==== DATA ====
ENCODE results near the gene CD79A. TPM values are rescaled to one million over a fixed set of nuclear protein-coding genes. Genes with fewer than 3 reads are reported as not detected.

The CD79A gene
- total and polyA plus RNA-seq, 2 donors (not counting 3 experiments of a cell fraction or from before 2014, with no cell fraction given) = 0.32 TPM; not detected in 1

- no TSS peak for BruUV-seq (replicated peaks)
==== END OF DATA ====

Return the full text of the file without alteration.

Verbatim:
ENCODE results near the gene CD79A. TPM values are rescaled to one million over a fixed set of nuclear protein-coding genes. Genes with fewer than 3 reads are reported as not detected.

The CD79A gene
- total and polyA plus RNA-seq, 2 donors (not counting 3 experiments of a cell fraction or from before 2014, with no cell fraction given) = 0.32 TPM; not detected in 1

- no TSS peak for BruUV-seq (replicated peaks)